Well, the machine reached daylight around midday on Tuesday. After nearly four years of digging, the machine is about to reach the finish line on Highway 99 near the Space Needle.

Deborah Daoust of Seattle Center says when Harrison Street busts through Aurora in 2019, it'll be much easier for people to get from South Lake Union to the Seattle Center. Thomas and John streets will also break through later.
KUOW Photo/Joshua McNichols

The tunnel boring machine called Bertha is currently about a half mile from the end of its journey. Contractors expect to be pulling it out of the ground by June. But the tunnel through downtown Seattle is only part of the project. 

The neighborhood around the tunnel’s northern entrance is also getting a makeover.


Excavation equipment has just begun digging for the next phase of Amazon's headquarters.
KUOW Photo/Joshua McNichols

As a general contractor who does small house remodels in Seattle, Chris Spott knows how to get rid of a pickup truck load of dirt.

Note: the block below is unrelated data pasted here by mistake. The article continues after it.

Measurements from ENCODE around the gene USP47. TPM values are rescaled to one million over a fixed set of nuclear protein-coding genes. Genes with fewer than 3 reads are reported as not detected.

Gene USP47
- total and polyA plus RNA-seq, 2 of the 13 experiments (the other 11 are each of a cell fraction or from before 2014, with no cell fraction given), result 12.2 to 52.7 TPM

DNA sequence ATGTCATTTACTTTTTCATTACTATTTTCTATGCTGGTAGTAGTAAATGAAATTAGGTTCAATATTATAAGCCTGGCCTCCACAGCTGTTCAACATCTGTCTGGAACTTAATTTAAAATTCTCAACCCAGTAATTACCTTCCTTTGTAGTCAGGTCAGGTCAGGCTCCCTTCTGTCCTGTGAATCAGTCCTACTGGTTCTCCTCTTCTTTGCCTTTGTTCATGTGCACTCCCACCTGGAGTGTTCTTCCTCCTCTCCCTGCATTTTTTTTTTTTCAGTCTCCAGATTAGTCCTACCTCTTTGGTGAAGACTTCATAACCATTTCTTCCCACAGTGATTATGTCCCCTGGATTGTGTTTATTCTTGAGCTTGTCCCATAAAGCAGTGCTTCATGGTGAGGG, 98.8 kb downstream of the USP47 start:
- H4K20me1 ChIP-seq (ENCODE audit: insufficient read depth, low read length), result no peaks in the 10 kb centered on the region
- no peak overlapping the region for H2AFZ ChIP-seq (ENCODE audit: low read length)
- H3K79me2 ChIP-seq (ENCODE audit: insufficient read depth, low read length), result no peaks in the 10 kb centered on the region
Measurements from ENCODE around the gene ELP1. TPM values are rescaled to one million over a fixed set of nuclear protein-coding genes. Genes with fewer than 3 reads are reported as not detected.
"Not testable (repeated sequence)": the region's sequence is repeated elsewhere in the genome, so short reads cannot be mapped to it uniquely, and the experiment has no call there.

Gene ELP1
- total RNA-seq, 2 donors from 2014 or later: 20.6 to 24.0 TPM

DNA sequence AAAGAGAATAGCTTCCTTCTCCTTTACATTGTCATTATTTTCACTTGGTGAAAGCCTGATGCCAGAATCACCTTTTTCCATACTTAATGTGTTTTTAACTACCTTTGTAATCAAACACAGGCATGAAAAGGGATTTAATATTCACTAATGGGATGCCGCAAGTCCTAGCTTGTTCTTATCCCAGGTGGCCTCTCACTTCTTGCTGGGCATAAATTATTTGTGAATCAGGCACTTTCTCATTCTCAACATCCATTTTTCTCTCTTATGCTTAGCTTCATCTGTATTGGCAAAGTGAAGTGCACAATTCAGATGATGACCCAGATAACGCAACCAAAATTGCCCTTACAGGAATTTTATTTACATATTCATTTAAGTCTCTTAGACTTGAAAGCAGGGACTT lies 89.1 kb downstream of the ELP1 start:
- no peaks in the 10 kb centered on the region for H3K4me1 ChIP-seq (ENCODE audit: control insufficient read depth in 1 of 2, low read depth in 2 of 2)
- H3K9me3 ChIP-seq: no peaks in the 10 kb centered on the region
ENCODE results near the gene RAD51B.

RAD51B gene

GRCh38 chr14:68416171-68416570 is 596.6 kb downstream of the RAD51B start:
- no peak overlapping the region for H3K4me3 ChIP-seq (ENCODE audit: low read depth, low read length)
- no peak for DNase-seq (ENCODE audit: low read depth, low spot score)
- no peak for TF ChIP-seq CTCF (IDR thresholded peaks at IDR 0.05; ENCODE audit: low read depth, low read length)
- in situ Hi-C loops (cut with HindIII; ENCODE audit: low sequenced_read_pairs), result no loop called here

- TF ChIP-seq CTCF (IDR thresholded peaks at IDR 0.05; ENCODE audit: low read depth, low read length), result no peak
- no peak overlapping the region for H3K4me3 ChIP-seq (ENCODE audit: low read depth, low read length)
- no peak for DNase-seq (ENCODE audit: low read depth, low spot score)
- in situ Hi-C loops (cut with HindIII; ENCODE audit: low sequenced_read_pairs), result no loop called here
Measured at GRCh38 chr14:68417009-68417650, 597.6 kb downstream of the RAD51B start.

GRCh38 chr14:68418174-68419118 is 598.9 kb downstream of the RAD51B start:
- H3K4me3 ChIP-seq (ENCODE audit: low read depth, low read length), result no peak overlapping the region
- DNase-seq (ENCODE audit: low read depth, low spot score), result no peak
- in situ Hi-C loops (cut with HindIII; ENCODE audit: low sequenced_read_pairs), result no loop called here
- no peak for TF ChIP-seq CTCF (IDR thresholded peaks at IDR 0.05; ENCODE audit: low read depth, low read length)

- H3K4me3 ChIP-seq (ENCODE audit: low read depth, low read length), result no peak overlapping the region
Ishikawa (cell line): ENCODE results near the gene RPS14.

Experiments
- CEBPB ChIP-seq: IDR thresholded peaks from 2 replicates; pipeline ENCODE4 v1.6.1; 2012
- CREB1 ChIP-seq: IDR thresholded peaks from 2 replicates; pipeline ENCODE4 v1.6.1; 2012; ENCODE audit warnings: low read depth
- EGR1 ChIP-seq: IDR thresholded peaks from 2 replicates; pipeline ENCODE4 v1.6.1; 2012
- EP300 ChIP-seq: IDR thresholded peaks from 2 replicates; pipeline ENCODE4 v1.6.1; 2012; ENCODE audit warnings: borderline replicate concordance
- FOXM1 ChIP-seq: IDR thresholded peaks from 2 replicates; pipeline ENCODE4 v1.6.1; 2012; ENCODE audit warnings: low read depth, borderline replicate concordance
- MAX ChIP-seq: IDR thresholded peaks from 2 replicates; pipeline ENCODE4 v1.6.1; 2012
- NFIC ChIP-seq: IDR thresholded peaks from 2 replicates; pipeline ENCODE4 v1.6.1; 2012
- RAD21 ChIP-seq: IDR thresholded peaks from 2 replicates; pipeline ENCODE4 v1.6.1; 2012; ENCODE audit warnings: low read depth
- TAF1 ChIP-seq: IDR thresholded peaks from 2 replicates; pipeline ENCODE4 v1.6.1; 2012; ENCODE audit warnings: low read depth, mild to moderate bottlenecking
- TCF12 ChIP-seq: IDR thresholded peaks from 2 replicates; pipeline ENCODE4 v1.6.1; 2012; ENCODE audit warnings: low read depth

Progress at last on the tunnel being built to replace the Alaskan Way Viaduct.
Flickr Photo/Washington State Department of Transportation CC BY-NC-ND 2.0)

The Alaskan Way Viaduct is back in operation after a closure that was supposed to last two weeks, but only lasted for a week and a bit.

It’s a surprise, and not the kind we are used to from Bertha, the tunnel borer that could, then couldn’t, and now apparently can. Bertha's bearings and seals were damaged early on, forcing the Seattle Tunnel Partners to haul it to the surface for a massive repair that completed just a few months ago.


Two workers walk through the first rings of the tunnel toward Bertha, the SR 99 tunneling machine.
Flickr Photo/WSDOT (CC-BY-NC-ND)

Bertha the tunneling machine will slowly grind its way below the foundations of the viaduct over the next two weeks.

A view to the back end of Bertha, the SR 99 tunneling machine. The steel hooks on both sides of the wall of the tunnel will become part of the foundation that will support the decks and walls of the future roadway, according to the state.
Flickr Photo/Washington State Department of Transportation

Bertha has stopped again, but this time, it’s on purpose.